We were delighted to contribute to the consultation published in a recent report (26 April 2017) by the EFRA Committee inquiry into how effectively the Government has implemented the Flood and Water Management Act 2010. Specifically, we are focussed on further developments with the long overdue roll out of the provisions of Schedule 3 of the Act, implementing Sustainable Drainage Systems (SuDS).
While progress has been made in recent years much more needs to be done to improve flood resilience. Delays in implementing reforms could result in greater costs which may ultimately be borne by the property owner and potentially local government. In addition the multiple benefits to water resources, biodiversity and amenity that can be achieved through SuDS have yet to be fully realised.
There remain plenty of issues that are impacting on the effectiveness of SuDS in reducing flood risk across property development.
Consistent SuDS guidance and national framework
Chief among these is the sheer complexity and variety of guidance on SuDS. What is in place from Defra is non-statutory and limited in extent. Runoff guidance also varies widely by local authority and the absence of common standards rightly causes confusion among developers whose businesses cross authority boundaries.
A national framework would limit the complexity of the SuDS requirements during the early stages of planning. A uniformity of approach across England during the initial stages of design would allow the early engagement of developers and planners with SuDS. While there are inevitably local variations driven by ground conditions, a standard approach would avoid the need for every local authority to publish individual guidance covering every aspect of SuDS.
The regulatory treatment of SuDS is very fragmented. SuDS are dealt with through the planning process by the Local Planning Authority but must refer it on to the relevant Lead Local Flood Authority. There is clearly the potential for a communication gap, which can be compounded once the scheme passes from planning to Building Control. The Environment Agency no longer has a remit to comment directly on SuDS schemes, yet they have significant expertise and retain responsibility for river and tidal flooding.
We believe that SuDS are part of the catchment management jigsaw and therefore think that the Environment Agency should have a part to play. Water Companies have also yet to be properly integrated into the SuDS process.
Better information for property owners
Property owners need to understand the implications of SuDS when they buy a property. A current standard drainage search that is provided by a solicitor in most property transactions could easily be extended to include this information. While SuDS are a good indicator that flood risk is being actively reduced, the property owner should also be aware of their obligations for contribution to the operation and maintenance of a SuDS scheme. Third party charges and access arrangements may also be in place for the SuDS. It is essential that a solicitor can easily identify and advise their client of this.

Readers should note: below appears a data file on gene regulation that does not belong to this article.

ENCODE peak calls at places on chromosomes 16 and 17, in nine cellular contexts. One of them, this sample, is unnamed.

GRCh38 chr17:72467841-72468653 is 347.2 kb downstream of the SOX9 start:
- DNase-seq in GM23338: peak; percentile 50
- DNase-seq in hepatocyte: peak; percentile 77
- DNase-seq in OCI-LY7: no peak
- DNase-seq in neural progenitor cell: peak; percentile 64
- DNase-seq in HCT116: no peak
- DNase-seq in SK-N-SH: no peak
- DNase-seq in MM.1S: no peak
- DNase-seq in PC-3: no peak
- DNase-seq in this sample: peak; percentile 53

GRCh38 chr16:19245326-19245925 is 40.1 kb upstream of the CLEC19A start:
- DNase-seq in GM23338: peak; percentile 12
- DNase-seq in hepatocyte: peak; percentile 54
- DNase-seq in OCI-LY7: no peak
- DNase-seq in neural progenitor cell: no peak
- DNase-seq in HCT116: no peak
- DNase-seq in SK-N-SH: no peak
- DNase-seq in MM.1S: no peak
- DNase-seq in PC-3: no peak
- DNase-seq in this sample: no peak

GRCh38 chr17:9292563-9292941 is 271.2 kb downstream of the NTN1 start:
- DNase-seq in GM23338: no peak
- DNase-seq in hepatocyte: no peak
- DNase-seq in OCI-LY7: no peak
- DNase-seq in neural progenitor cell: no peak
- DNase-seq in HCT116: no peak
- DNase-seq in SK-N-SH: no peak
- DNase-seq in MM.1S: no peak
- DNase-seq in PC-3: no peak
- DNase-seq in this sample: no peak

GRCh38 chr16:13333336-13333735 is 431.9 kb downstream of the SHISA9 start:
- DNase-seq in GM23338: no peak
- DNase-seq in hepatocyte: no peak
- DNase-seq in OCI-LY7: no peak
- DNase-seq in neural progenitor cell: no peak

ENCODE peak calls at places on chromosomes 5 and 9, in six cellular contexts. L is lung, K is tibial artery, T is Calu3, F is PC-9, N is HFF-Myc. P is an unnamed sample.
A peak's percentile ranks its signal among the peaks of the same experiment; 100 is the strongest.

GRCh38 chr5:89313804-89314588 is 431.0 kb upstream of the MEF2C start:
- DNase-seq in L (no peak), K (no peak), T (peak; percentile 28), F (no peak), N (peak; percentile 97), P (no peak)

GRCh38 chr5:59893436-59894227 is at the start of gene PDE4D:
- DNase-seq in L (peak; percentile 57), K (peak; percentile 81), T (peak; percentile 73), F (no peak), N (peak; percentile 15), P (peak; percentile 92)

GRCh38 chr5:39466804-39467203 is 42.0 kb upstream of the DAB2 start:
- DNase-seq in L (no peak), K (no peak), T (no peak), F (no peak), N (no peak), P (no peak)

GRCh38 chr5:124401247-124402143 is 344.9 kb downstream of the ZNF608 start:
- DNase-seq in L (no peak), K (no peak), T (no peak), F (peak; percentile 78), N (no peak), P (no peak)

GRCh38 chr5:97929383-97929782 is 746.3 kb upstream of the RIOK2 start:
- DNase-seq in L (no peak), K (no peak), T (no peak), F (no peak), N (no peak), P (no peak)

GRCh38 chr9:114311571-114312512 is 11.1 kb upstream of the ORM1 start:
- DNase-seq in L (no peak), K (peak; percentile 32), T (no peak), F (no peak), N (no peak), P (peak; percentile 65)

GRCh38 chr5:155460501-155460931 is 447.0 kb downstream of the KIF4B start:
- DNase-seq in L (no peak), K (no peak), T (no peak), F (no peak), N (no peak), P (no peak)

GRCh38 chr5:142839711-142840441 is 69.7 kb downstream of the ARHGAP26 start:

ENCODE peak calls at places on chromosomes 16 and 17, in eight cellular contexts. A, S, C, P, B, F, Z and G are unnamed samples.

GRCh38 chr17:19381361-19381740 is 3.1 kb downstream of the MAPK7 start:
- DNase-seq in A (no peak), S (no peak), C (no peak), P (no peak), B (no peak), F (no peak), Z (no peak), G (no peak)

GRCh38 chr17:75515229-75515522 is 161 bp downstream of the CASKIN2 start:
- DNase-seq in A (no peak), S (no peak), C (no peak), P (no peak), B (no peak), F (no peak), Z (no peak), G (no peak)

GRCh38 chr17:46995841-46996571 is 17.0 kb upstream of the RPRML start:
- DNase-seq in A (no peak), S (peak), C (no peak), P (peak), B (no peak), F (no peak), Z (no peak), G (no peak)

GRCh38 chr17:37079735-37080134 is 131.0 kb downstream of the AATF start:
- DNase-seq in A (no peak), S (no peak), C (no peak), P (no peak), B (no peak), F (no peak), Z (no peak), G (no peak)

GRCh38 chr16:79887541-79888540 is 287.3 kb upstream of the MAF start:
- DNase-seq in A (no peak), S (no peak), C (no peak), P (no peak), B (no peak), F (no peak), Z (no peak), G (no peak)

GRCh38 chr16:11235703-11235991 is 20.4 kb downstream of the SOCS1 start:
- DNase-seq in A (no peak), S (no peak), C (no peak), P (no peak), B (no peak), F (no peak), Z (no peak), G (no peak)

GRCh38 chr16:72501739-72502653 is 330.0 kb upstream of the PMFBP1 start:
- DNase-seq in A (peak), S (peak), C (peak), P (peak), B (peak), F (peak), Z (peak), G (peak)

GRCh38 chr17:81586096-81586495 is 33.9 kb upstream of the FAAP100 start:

We therefore believe that a register of approved SuDS installations would ensure schemes were installed correctly and property owners were aware of their obligations. Precedent already exists for the adoption of private sewers by water companies in 2011, given a similar lack of knowledge about owners’ liabilities.
Clear ownership of SuDS management
At the moment, there is no consistency, meaning many SuDS have limited maintenance plans which mean larger management costs and, ironically, flood risk could increase. The requirement for a developer to maintain an interest in the site or establish a management company is an added complexity and a disincentive to SuDS.
Adoption by a local authority or water company is an obvious solution and would provide long term confidence that a scheme would be installed to acceptable standards and maintained in a responsible manner.
The implementation of SuDS could be strengthened by removing the automatic right to connection to the sewer system and ensuring that surface water runoff is managed on-site, reducing the demand on the public drainage and sewer network and reducing the risk of flooding downstream.
Connection to the sewer system should only be as a last resort and as part of an integrated solution alongside SuDS.
Finally, identifying whether there is an existing SuDS solution on-site and whether or not one is required in the future is a key requirement for anyone buying land, particularly for development purposes.
We look forward to seeing the outcome of the review of the Act. We believe that GeoSmart can play a key role in providing clear information for the benefit of developers, placed alongside clear leadership from central government to develop the more rapid and integrated implementation of SuDS.